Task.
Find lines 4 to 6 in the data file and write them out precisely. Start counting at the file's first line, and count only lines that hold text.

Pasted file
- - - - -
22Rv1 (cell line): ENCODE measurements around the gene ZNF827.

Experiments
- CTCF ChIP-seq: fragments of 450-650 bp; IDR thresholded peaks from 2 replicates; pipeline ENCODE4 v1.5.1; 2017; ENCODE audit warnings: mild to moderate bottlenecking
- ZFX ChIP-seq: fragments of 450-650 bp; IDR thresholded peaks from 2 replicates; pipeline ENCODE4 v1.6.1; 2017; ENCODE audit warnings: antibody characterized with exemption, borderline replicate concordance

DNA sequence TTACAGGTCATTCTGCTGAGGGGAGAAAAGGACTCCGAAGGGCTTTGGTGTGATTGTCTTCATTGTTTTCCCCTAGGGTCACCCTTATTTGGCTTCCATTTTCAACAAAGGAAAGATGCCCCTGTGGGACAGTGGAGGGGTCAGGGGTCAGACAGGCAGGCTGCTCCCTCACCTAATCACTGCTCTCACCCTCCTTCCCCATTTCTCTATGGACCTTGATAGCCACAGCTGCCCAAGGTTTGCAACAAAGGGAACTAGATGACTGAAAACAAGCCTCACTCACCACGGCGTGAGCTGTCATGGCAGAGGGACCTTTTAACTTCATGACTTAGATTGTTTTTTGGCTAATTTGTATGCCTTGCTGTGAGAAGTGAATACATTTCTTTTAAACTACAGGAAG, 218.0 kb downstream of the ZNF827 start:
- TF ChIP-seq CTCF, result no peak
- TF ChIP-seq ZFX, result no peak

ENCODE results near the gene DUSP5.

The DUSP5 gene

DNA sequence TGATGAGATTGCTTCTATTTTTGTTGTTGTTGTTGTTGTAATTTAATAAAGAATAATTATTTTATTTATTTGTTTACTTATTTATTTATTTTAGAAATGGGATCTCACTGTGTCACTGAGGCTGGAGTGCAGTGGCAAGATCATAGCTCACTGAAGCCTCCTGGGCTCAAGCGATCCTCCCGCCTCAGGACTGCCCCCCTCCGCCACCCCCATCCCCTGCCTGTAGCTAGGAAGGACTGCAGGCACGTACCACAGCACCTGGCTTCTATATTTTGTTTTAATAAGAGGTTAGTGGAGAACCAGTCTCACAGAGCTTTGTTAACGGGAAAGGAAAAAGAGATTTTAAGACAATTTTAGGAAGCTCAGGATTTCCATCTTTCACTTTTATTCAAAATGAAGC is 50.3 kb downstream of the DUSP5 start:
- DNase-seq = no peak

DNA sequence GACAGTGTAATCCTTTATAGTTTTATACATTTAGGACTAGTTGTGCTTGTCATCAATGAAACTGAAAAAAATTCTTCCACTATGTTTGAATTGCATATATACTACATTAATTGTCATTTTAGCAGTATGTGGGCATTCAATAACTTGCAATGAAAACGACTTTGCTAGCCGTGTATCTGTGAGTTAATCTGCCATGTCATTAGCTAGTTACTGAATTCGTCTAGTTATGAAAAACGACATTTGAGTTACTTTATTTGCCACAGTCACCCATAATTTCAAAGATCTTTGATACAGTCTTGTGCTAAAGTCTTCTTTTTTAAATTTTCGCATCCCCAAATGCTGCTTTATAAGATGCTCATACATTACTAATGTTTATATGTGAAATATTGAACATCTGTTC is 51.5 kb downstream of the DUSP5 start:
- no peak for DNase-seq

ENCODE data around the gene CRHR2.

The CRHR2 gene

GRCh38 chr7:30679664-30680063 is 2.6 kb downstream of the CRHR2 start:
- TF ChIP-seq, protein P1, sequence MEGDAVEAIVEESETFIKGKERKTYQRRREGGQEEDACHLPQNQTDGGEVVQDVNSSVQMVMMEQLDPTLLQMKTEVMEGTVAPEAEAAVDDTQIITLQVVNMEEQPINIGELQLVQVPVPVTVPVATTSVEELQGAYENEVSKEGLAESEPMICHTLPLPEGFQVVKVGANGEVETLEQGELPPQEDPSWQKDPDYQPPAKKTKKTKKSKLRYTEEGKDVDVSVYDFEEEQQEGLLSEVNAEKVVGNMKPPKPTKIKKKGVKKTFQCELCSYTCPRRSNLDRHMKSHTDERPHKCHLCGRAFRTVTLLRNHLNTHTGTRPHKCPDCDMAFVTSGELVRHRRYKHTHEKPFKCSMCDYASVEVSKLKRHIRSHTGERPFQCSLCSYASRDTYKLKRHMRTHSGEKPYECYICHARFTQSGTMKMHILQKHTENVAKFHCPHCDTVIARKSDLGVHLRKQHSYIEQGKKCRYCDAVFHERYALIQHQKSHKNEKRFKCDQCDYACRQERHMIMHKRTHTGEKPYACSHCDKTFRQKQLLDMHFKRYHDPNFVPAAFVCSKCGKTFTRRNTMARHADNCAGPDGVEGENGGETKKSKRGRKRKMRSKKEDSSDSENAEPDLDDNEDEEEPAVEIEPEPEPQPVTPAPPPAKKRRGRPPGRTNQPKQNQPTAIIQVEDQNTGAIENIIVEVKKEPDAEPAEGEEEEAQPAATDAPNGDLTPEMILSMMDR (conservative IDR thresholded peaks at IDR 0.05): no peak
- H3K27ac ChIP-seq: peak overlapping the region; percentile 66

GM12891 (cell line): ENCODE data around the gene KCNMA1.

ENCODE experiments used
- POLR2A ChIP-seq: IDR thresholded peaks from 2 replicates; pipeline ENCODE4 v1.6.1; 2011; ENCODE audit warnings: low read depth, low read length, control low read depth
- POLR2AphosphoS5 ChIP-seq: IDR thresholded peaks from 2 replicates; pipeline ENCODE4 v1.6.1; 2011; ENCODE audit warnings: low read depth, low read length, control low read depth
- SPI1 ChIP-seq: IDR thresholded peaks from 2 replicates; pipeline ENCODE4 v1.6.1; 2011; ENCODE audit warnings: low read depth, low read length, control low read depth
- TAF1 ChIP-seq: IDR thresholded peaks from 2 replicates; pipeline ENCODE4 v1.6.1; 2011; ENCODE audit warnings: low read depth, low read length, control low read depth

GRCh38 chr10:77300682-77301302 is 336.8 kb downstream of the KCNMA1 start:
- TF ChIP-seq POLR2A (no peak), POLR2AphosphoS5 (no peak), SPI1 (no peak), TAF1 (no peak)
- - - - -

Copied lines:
- ZFX ChIP-seq: fragments of 450-650 bp; IDR thresholded peaks from 2 replicates; pipeline ENCODE4 v1.6.1; 2017; ENCODE audit warnings: antibody characterized with exemption, borderline replicate concordance

DNA sequence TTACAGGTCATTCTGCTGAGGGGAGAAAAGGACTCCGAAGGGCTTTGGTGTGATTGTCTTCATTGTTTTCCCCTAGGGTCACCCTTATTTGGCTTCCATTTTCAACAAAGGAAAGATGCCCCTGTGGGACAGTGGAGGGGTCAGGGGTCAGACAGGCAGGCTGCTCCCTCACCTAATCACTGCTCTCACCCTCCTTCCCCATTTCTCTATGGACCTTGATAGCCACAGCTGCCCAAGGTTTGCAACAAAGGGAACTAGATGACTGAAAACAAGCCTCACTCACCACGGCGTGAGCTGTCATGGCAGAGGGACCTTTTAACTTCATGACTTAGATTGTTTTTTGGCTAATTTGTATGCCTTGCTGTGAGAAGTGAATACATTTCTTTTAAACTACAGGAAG, 218.0 kb downstream of the ZNF827 start:
- TF ChIP-seq CTCF, result no peak